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Keeping teen drivers safe during the 100 deadly days of summer

On Behalf of | Jul 17, 2018 | Car Accidents

Being a parent often means making difficult decisions for your children. Sometimes, this could mean sacrificing something you want to do to make sure that your child’s needs are met. Other times, it can mean telling your teenager “no” when he or she really wants to go hit the road.

As a parent, you want to keep your child safe and help him or her reach the age of majority. Unfortunately, many teenagers die in cars every year. This is especially true during the summer. Educating yourself and your teen about best practices for safe driving can help ensure you have a fun summer instead of a tragic one.

Pay attention during the 100 Deadly Days of Summer

According to the National Safety Council, teen driving deaths spike during the summer. Memorial Day is when this upward trend kicks off. As schools let out, more youthful drivers are on the road. Your teen may want to go to the beach with friends or may need to get to work.

Regardless of why teenagers are on the road more, their increased driving also leads to an increased risk of a crash. Thankfully, so long as you take certain steps, you can help your teen stay safe on the road and minimize the risk of a fatal collision on Illinois roadways.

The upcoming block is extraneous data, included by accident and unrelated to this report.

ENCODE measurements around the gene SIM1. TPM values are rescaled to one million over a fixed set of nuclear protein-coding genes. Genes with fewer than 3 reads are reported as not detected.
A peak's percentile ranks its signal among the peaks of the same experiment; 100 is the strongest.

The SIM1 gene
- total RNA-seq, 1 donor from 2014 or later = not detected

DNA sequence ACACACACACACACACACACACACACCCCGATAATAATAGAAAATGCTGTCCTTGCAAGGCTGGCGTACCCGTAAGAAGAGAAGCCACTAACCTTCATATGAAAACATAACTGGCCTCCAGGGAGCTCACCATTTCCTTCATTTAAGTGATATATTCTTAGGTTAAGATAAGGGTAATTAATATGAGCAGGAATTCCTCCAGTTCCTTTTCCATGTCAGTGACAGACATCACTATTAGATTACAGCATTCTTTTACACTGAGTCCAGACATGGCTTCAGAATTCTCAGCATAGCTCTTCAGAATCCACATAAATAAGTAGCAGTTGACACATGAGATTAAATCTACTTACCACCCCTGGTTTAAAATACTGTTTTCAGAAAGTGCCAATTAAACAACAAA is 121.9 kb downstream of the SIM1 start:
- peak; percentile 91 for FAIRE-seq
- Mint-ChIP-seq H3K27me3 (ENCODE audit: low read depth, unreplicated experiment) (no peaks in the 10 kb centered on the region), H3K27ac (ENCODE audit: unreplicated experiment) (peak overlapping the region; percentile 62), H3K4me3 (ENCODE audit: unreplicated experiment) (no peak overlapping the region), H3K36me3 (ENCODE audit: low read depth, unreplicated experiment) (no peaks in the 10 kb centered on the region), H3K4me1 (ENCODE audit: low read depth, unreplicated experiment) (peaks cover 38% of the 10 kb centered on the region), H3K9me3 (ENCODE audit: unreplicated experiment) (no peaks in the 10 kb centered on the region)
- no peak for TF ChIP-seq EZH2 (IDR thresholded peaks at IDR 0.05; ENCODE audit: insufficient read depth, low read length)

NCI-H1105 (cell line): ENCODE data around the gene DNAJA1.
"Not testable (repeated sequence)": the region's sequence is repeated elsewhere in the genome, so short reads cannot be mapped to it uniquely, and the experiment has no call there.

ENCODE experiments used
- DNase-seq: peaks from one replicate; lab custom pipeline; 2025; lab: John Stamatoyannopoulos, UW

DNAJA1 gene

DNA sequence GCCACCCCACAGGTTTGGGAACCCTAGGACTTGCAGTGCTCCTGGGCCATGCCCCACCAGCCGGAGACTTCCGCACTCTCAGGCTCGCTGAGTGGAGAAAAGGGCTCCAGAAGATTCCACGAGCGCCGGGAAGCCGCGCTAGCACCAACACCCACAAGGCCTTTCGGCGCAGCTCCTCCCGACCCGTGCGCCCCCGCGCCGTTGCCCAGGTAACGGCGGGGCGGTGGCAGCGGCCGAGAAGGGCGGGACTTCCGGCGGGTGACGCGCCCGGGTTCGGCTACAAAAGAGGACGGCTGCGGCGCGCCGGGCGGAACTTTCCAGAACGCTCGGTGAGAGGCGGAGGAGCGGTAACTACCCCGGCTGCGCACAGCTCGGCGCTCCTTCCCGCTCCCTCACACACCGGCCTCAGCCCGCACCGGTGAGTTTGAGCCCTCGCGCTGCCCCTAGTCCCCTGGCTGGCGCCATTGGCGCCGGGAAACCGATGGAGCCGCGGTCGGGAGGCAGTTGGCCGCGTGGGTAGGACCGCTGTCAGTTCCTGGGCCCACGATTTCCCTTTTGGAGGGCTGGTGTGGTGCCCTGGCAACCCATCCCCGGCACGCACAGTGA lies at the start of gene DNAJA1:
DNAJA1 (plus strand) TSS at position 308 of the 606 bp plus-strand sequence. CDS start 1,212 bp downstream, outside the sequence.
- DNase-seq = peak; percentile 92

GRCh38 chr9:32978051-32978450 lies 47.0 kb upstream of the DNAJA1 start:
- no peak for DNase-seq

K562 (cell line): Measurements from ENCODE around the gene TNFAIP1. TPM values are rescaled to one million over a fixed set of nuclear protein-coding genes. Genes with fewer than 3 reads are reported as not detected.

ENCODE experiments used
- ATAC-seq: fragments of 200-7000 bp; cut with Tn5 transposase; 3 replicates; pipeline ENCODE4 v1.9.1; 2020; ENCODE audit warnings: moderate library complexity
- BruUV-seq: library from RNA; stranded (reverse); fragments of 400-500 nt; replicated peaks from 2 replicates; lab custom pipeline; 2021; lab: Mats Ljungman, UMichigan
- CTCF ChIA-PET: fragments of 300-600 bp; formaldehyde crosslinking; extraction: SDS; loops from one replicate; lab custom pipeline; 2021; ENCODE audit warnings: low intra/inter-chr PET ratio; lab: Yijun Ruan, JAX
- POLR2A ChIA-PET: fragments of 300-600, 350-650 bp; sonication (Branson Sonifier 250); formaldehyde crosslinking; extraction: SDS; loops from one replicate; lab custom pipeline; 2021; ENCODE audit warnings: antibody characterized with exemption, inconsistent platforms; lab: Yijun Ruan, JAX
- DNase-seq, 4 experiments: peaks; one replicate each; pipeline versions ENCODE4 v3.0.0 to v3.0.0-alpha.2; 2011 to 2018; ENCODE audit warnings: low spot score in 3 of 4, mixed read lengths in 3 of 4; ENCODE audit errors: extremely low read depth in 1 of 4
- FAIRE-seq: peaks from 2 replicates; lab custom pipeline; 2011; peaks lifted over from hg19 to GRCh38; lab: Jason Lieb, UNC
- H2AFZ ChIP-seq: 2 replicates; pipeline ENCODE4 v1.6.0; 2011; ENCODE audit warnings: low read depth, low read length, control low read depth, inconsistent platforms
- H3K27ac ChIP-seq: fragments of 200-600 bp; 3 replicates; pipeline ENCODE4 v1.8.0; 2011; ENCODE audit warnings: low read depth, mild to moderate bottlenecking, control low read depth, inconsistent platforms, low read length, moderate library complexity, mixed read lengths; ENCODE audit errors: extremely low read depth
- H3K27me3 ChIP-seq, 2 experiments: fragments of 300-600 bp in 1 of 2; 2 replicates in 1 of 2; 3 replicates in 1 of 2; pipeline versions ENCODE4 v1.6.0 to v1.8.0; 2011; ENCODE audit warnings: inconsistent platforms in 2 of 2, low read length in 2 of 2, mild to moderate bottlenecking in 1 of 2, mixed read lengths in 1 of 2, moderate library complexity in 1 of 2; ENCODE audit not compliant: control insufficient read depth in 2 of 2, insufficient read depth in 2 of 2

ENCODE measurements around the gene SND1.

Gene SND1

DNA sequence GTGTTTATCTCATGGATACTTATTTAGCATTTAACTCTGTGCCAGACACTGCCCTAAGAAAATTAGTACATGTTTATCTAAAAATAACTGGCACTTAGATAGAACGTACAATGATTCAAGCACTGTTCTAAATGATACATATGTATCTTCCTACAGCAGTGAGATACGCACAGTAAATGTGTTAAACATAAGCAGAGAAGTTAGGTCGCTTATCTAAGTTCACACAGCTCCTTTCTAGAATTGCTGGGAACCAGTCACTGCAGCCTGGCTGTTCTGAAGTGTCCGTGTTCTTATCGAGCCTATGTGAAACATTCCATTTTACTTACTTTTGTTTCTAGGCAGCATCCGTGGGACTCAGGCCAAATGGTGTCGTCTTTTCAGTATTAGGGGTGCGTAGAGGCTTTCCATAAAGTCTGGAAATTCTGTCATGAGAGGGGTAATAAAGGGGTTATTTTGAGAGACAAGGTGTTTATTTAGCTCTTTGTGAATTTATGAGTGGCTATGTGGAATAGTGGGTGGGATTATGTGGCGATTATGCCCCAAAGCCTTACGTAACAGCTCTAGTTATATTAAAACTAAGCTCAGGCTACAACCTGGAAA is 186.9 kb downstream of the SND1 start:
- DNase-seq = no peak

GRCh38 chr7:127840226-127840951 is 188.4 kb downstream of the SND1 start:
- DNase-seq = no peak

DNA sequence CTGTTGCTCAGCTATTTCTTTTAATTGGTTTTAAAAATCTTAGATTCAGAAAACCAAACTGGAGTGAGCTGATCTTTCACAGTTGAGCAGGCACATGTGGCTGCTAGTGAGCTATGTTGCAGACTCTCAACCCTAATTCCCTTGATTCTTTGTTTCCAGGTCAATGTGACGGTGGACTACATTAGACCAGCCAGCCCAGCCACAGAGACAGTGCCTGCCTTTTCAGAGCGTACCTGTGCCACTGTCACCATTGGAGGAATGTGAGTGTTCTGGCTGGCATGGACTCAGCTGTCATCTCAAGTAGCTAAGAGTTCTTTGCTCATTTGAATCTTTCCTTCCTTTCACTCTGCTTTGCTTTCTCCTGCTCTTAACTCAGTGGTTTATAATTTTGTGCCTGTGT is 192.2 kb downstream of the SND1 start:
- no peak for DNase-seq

Set safety rules for your young drivers now

Younger drivers during the summer are more likely to have several friends in the vehicle with them. Because they do not have school in the morning, they may also be on the road much later in the evening. Then, there’s the risk of parties that include alcohol and drugs. Combine that with the lack of inclement winter weather, which can lead teens to speed on the road, and it is a perfect storm of dangerous driving conditions.

One of the best things you can do is ensure that your teen driver knows the biggest risk factors for crashes. These include chemical impairment, distraction and exhaustion. Driving home after work or a party while feeling tired is risky. The same is true of getting behind the wheel after having experimented with drugs or having a few alcoholic beverages. Distraction in the form of a cellphone or other people in the car can also keep young drivers from focusing on the task at hand.

While it may not be fun to set limits and discuss risk factors with your young drivers, educating them is an important step toward reducing the risk of collisions on the road. During the 100 days that begin with Memorial Day, teams will be at increased risk of a fatal collision. The best thing that you can do as a parent is help your child learn to minimize risks on the road as soon as possible.